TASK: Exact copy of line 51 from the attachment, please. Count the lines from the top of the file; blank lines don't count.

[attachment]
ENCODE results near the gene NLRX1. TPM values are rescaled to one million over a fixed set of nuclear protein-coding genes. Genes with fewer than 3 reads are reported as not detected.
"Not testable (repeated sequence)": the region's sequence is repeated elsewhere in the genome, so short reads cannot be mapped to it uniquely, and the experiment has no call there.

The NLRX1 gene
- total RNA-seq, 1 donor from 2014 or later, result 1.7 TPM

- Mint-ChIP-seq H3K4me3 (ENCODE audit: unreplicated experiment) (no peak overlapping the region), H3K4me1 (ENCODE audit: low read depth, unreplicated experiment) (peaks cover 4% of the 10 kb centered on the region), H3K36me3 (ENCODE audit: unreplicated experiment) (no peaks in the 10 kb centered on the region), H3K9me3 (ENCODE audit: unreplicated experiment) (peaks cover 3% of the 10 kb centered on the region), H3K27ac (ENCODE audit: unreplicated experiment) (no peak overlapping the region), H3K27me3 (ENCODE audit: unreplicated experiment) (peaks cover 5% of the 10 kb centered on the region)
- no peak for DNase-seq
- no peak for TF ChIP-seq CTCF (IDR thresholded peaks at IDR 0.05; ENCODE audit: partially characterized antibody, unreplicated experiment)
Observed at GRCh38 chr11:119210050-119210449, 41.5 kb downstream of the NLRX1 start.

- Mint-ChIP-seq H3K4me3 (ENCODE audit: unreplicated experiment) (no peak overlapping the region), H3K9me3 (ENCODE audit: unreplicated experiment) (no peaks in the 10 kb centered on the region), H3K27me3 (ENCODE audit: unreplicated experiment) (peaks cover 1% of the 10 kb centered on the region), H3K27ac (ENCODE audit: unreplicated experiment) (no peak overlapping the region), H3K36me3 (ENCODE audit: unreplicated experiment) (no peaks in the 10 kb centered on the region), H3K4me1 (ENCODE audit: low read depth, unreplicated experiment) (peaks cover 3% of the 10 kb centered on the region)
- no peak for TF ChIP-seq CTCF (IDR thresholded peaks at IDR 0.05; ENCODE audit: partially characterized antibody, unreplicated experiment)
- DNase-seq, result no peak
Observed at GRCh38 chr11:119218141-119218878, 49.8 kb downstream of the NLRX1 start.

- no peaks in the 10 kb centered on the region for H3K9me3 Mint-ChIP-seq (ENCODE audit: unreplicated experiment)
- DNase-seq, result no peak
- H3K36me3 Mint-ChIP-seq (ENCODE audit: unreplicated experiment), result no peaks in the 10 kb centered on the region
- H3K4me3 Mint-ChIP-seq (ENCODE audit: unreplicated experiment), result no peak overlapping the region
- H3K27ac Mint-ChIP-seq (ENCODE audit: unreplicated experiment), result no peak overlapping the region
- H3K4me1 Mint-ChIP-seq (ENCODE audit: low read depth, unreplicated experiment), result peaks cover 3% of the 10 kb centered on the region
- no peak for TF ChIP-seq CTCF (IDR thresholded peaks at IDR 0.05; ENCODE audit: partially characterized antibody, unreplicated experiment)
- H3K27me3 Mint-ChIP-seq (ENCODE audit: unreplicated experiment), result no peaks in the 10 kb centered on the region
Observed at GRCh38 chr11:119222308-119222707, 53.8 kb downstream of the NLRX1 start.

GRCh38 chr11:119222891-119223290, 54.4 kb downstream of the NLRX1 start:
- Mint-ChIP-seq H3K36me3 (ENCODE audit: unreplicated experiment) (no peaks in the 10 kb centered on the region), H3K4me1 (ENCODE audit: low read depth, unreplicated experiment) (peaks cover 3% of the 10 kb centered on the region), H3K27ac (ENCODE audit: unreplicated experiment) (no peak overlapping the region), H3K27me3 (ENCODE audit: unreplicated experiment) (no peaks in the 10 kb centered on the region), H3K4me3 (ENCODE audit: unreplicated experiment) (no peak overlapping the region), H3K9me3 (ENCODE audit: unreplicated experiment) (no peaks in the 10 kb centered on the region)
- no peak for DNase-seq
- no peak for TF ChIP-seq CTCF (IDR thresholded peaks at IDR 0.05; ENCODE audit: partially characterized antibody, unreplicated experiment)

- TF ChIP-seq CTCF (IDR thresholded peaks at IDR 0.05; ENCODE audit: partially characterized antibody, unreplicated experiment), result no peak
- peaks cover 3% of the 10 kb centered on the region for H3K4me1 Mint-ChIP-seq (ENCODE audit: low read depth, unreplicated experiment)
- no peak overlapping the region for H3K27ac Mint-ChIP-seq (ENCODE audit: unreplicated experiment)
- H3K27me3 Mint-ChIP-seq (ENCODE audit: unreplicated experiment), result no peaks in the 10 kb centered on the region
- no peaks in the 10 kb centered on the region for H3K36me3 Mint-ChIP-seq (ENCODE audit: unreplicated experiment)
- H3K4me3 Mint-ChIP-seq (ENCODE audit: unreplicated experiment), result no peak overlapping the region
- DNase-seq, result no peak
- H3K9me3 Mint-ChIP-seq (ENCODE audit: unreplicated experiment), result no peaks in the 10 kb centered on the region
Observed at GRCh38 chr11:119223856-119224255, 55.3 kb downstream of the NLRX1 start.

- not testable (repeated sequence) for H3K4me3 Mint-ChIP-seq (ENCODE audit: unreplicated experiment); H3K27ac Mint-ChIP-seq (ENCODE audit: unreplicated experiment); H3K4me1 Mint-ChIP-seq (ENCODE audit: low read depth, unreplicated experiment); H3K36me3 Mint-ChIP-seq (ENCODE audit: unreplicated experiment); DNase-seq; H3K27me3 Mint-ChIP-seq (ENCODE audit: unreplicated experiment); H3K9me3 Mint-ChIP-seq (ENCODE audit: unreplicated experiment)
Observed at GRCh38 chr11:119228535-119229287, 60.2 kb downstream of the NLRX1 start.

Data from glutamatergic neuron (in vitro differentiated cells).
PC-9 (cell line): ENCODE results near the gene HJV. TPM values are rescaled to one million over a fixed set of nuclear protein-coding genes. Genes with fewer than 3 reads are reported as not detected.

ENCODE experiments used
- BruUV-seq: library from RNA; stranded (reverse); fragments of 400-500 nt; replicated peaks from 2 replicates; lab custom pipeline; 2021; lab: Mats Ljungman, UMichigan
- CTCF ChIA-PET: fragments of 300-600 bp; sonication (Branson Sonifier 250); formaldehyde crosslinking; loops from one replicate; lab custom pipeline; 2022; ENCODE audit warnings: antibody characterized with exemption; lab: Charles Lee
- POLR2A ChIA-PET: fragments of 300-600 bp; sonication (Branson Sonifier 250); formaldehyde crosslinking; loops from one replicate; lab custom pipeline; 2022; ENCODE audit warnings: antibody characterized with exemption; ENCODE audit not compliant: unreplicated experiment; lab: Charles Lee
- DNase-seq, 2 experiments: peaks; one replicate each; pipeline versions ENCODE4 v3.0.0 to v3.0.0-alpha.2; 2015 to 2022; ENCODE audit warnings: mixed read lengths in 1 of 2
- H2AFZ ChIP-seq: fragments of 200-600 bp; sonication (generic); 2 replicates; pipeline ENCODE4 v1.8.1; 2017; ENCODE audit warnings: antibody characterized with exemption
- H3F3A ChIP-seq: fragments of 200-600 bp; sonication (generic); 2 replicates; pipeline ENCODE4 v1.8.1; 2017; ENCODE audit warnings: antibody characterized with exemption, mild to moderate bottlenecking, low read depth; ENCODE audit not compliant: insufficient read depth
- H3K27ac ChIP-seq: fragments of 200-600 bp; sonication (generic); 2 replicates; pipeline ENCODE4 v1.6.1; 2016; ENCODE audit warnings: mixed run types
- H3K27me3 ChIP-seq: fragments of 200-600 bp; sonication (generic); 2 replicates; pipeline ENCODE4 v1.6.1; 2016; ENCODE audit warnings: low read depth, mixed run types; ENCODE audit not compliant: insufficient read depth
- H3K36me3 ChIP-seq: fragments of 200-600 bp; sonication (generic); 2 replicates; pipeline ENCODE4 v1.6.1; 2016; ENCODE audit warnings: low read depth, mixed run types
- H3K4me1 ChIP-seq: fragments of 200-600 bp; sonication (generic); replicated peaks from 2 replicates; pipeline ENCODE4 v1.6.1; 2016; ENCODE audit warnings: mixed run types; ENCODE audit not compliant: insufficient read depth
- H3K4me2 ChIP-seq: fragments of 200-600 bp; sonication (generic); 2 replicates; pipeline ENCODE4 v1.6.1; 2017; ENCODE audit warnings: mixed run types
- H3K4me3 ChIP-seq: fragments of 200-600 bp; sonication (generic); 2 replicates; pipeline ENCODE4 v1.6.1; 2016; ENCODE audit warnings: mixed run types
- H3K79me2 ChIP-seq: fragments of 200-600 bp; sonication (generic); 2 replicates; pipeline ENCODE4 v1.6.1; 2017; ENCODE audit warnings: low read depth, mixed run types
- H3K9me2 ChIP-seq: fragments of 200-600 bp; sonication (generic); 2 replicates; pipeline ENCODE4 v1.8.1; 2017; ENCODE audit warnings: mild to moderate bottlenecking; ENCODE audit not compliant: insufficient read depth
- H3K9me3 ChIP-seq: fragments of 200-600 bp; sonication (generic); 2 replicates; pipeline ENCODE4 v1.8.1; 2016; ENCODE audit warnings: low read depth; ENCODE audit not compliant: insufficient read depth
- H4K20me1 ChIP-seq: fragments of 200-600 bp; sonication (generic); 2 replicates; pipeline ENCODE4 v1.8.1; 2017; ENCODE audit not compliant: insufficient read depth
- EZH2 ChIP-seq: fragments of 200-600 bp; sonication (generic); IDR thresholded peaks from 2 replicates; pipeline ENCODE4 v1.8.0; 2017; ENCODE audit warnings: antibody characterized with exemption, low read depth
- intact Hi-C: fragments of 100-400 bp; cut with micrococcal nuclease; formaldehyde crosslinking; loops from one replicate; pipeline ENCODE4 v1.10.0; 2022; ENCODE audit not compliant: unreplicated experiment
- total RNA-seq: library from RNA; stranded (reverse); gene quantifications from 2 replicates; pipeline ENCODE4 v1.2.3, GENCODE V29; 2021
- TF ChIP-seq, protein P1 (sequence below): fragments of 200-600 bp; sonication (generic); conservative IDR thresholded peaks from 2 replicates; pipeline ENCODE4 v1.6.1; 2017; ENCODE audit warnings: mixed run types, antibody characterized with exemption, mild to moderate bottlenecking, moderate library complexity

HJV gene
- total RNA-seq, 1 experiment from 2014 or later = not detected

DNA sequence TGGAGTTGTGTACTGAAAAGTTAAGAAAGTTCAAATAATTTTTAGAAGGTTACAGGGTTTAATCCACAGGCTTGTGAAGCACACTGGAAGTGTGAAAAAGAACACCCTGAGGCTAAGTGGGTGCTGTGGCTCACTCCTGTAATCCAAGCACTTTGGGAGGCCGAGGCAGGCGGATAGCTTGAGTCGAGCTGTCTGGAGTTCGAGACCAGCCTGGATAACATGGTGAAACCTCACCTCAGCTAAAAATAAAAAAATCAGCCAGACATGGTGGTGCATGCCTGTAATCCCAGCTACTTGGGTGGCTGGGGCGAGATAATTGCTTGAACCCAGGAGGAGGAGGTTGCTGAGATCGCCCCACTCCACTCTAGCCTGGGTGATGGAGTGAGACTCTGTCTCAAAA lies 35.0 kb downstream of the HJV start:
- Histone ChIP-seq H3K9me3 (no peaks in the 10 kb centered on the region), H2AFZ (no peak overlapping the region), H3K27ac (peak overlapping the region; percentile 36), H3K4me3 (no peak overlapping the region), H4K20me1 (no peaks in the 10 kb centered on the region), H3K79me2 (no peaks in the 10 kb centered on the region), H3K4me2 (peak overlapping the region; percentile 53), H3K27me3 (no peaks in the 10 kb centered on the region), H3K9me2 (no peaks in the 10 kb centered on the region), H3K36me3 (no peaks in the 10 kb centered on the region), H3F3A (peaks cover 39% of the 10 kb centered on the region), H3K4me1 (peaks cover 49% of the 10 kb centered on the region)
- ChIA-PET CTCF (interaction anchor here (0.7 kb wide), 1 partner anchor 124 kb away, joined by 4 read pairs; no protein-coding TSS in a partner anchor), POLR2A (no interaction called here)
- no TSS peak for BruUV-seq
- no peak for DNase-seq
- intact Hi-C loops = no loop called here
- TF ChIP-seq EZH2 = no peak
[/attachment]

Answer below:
- H3K4me3 ChIP-seq: fragments of 200-600 bp; sonication (generic); 2 replicates; pipeline ENCODE4 v1.6.1; 2016; ENCODE audit warnings: mixed run types